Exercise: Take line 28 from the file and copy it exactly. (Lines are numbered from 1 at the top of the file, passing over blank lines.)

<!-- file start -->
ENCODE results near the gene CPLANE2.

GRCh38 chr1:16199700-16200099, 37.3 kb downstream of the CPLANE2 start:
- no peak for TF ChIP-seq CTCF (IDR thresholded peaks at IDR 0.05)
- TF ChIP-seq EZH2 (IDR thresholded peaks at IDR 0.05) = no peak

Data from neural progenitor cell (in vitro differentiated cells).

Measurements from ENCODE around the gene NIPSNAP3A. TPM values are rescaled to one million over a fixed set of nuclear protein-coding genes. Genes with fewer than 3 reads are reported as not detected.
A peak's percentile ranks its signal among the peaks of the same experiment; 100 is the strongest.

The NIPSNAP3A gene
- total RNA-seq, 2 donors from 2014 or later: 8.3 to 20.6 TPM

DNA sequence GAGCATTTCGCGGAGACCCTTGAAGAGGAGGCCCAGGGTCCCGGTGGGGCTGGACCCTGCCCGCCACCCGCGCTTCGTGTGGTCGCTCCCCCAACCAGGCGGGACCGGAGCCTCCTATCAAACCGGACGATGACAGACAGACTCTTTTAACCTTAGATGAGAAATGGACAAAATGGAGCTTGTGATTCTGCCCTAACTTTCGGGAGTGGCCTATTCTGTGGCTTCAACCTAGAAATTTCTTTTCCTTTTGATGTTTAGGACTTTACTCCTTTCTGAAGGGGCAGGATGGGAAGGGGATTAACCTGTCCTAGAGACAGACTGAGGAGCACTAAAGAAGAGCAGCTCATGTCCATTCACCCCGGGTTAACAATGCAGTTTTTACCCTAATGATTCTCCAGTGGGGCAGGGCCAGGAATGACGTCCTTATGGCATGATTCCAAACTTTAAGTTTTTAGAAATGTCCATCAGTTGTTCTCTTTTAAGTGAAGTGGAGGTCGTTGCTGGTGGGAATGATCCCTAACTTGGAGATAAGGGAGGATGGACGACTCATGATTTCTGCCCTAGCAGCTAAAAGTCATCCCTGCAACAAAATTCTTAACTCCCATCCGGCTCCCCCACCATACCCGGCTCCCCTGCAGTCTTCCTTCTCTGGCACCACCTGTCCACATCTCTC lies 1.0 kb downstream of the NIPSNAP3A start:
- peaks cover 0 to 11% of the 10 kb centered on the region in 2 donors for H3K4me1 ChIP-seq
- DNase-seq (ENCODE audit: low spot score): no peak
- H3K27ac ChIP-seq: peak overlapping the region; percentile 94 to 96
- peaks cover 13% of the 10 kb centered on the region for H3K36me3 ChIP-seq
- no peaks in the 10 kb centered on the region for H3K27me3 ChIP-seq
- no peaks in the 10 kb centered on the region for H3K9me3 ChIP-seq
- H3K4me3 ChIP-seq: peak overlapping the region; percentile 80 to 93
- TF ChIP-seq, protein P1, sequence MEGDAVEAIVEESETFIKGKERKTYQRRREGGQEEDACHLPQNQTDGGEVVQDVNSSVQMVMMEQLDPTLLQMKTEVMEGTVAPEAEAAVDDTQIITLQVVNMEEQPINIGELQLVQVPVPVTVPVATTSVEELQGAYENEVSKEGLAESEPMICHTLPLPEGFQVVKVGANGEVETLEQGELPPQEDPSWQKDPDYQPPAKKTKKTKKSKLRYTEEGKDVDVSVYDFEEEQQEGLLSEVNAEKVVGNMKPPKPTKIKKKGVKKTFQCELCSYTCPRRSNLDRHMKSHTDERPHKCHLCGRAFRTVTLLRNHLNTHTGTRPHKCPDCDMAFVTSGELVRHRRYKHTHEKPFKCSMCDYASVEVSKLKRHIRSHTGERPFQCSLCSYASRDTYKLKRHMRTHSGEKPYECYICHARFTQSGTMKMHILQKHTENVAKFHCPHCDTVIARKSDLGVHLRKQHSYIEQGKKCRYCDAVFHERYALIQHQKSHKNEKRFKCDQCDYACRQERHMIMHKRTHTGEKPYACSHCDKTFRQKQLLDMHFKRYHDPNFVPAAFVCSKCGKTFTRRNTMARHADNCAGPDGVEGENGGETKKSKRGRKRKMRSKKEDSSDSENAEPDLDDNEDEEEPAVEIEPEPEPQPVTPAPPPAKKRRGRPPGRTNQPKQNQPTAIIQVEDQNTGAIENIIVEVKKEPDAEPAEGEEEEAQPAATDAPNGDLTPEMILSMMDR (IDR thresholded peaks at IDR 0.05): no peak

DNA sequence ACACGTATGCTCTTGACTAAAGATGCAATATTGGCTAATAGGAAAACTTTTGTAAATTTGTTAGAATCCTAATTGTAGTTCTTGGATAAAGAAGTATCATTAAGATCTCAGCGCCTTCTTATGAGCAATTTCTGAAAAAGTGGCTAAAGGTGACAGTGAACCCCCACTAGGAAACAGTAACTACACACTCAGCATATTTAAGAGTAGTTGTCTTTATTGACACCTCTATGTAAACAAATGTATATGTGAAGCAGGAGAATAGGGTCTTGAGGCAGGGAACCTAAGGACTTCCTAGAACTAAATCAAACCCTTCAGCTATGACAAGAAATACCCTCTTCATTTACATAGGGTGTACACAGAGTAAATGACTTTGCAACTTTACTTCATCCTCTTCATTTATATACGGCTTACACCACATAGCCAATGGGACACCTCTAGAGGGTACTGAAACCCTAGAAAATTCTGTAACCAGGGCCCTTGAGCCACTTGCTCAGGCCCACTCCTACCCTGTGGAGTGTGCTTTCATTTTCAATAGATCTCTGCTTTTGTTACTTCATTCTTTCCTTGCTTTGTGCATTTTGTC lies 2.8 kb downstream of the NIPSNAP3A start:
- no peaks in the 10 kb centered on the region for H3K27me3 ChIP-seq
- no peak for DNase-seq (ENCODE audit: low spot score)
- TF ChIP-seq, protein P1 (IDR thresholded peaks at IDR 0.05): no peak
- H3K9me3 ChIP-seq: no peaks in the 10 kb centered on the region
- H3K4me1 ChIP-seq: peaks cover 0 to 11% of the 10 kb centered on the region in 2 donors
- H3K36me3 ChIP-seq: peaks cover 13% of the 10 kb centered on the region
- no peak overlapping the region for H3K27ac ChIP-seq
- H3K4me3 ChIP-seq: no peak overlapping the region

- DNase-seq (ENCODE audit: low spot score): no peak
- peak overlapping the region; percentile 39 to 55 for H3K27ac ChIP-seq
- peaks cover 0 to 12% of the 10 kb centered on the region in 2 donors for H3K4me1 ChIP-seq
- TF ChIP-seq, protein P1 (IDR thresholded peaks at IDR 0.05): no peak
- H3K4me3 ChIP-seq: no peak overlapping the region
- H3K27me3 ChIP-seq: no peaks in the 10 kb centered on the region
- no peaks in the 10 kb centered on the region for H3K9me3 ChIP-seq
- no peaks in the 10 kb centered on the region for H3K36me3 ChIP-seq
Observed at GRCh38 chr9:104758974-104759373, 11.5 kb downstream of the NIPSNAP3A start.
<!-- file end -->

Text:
- DNase-seq (ENCODE audit: low spot score): no peak